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Automation and AI Integration – Survival of the most adaptable

27/02/18 Rachael Dent Head of Operations & Manufacturing

There’s no question that technology is drastically changing the way we work, but what will the jobs market look like in 2050? Will 40% of manufacturing roles have been lost to automation – as predicted by Oxford University economists Dr Carl Frey and Dr Michael Osborne – or will there still be manufacturing jobs even if the nature of work is exceptionally different from today?

Automation is already prevalent in the UK’s manufacturing industry and with advances in Artificial Intelligence (AI) and remote communication, this practice is more than likely to become more advanced in the coming years. In terms of manufacturing, Automation is the process which takes rote tasks and designing a system that performs them in a fully automatic way. Automation presents numerous benefits, including mechanical precision and consistency, greater safety and can reduce operating expenses.

According to EEF, UK manufacturing currently:

  • employs 2.7 million people
  • contributes 10% of GVA
  • accounts for 45% of total exports
  • represents 68% of business research and development (R&D) 
  • provides 14% of business investment

Based on the trajectory of current automation trends, AI will make automation more widespread and even more reliable. We asked Rachael Palmer, Redline’s Head of Operations Consultant how automation will change the UK’s manufacturing sector and how manufacturing jobs will be affected in the next few years.

 “It is clear that more manufacturing plants will become hundred-percent automated in the near future.” says Rachael. “We have seen the possibilities of some manufacturing plants being entirely run by just a few people with the majority of operations performed by automated machines and robotics. However, even the most fine-tuned machinery requires human interaction and correction to recognise and prevent manufacturing failures. This is where AI is the game changer. AI could make it possible for manufacturing machines to understand far more complex tasks and goals than those which are currently executed. This will make it possible for operations jobs to become 100% automated at a given location with regular remote check-ins from a central hub.”

“In theory, AI could not only alert a human who is overseeing tasks in the event of a manufacturing failure but possibly correct it as well. This means that there will be more errors caught before they cost a business the expense of a recall. The money lost by manufacturing a product is not even the worst part of a manufacturing failure. Automation could allow for consistency and quality in the manufacturing process.” says Rachael.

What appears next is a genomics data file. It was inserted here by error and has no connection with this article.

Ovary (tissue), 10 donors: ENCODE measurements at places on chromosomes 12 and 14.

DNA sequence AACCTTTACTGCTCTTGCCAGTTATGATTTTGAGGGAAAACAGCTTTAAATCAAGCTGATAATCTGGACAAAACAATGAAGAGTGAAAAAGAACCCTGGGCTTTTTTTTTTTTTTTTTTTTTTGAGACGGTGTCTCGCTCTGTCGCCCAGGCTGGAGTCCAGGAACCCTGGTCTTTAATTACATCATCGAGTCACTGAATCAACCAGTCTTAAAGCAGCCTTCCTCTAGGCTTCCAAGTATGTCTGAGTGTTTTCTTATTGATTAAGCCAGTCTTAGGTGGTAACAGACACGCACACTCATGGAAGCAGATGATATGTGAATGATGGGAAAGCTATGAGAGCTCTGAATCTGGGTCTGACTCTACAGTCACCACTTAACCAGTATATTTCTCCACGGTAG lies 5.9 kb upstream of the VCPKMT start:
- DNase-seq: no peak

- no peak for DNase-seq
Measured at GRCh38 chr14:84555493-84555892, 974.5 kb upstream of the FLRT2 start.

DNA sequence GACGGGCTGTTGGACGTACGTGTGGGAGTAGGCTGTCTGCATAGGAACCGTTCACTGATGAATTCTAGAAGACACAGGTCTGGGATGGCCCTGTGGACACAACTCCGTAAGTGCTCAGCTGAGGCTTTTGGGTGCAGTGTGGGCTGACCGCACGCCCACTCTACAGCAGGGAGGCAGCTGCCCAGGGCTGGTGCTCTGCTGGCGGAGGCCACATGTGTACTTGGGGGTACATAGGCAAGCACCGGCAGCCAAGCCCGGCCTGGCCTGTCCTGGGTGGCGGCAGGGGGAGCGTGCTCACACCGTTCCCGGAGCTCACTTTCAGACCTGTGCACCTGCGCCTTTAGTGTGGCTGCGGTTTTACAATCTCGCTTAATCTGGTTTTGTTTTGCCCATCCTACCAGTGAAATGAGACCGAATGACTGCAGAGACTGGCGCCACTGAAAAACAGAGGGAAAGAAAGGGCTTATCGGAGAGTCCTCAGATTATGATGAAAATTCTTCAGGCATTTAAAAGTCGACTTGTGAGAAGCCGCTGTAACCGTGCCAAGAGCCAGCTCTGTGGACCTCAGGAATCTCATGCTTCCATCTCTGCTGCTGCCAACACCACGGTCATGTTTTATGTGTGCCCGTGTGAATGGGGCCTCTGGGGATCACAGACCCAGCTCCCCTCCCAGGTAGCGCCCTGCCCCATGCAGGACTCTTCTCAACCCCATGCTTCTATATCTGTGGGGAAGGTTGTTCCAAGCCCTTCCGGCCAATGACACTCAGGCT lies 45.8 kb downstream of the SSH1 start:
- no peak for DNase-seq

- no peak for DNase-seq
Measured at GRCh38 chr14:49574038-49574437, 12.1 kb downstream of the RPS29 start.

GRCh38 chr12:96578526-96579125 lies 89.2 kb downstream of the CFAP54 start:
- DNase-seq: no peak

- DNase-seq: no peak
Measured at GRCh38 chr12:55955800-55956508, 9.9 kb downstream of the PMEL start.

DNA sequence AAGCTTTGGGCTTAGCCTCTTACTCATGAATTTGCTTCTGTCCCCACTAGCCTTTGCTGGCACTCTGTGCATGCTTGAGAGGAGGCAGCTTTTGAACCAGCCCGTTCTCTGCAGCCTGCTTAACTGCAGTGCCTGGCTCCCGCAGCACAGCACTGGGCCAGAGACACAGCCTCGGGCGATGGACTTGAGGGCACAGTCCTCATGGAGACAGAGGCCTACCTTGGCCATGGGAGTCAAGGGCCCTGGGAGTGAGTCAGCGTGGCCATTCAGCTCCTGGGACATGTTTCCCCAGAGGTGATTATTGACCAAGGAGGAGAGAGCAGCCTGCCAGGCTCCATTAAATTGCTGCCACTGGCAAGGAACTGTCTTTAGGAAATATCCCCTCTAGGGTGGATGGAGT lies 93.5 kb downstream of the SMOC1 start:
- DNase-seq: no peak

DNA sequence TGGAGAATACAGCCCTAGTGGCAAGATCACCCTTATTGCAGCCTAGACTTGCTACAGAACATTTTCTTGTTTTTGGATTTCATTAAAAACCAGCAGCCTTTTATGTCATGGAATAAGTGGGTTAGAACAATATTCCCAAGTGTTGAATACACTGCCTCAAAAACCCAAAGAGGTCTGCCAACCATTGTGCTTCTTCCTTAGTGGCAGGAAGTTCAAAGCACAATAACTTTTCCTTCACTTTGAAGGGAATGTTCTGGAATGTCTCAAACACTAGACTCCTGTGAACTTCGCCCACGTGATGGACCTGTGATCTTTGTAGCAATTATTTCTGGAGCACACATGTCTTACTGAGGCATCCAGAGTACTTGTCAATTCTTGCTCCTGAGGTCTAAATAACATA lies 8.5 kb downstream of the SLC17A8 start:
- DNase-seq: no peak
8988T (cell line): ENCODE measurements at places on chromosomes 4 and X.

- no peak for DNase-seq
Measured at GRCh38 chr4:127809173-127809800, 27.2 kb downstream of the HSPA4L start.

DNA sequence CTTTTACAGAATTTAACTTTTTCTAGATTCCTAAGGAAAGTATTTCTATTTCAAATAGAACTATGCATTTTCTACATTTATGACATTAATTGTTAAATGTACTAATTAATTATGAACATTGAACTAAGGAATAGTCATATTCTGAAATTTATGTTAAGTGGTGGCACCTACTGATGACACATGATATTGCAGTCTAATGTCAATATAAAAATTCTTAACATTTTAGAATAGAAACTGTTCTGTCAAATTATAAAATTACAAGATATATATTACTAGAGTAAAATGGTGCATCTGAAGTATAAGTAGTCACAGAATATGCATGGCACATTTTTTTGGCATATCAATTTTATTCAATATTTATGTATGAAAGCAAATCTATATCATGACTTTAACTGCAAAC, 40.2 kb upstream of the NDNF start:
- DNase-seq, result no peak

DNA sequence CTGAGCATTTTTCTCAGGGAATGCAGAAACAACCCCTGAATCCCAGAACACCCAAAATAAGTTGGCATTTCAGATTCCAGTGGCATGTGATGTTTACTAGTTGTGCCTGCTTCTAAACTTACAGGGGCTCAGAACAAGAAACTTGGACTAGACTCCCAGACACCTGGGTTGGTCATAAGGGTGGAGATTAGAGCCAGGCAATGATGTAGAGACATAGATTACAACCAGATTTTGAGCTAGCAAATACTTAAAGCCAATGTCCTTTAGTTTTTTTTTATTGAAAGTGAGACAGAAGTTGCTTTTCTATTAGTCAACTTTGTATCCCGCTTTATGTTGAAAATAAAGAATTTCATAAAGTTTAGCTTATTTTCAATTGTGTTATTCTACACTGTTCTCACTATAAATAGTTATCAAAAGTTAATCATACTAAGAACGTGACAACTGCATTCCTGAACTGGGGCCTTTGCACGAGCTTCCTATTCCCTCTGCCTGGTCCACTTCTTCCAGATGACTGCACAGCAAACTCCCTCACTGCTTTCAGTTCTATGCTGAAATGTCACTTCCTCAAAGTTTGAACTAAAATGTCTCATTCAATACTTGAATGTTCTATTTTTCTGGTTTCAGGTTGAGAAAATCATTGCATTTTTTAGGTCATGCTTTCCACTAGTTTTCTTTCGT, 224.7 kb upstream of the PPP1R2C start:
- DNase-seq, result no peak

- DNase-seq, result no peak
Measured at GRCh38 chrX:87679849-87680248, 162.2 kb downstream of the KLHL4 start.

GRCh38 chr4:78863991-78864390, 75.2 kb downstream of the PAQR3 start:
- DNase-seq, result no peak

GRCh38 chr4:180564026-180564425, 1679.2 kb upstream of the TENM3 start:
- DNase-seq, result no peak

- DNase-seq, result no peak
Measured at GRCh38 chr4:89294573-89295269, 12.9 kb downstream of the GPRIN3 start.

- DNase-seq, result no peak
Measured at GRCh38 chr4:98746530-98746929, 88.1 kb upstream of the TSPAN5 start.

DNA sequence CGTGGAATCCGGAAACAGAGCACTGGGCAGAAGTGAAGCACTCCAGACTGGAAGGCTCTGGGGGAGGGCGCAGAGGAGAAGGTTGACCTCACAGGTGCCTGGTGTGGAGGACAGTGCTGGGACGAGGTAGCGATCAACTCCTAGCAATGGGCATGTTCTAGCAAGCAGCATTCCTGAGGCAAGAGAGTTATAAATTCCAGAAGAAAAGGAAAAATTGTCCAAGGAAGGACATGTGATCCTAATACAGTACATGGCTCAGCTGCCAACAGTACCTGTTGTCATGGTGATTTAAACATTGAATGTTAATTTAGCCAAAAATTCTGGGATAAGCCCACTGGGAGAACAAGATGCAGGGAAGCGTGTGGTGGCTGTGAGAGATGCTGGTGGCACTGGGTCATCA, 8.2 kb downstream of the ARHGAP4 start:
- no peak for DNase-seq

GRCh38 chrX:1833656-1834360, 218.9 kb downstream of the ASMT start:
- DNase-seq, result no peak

What does this mean for the manufacturing job sector in the UK?

“New automation technologies in areas like AI and robotics will both create totally new controls and automation jobs in the digital technology area and, through productivity gains, generate additional wealth and spending that will support additional jobs of existing kinds, primarily in services sectors that are less easy to automate”, says Rachael.

“A report published by PWC early 2017 suggested that 30% of UK manufacturing and operations jobs could potentially be at high risk of automation by the early 2030s. The risks appear highest in sectors such as manufacturing (46%). The key differentiating factor is education. For those with just GCSE-level education or lower, the estimated potential risk of automation is as high as 46% in the UK, but this falls to only around 12% for those with undergraduate degrees or higher.”

Over the past few years, fears of technology-driven job losses have re-emerged with advances in ‘smart automation’ – the combination of AI, robotics and other digital technologies that is already producing innovations like driverless cars and trucks, intelligent virtual assistants like Siri, Alexa and Cortana, and Japanese healthcare robots.

Automation and AI Integration on the rise

“Furthermore new technologies in areas like AI and robotics will both create some totally new manufacturing jobs in the digital technology area and, through productivity gains, generate additional wealth and spending that will support additional jobs of existing kinds, primarily in services sectors that are less easy to automate.”

“The reality of manufacturing is that many of the calculations that human minds find complex can happen instantaneously for an automation machine. While many people believe this is going to mean people will be replaced, we can hope it simply means they are going to move into new roles. This has happened throughout the history of industry, and it generally results in a higher average standard of living in the long run, which gives us reason to be excited about the future. The future of work will soon become ‘the survival of the most adaptable’ as new technologies fundamentally change the way we work, the jobs that remain will be multifaceted and changeable.”

“The UK’s long tail of not-very-productive companies require more resources to be allocated to process innovation in order to enhance the adoption of new technologies and modern manufacturing techniques in Process, Control and Automation jobs."

If you are a candidate and want to find out more about manufacturing jobs and careers in manufacturing and operations, or to see our latest job opportunities, click here or alternatively contact Rachael Deent on 01582 878847 or email RDent@RedlineGroup.com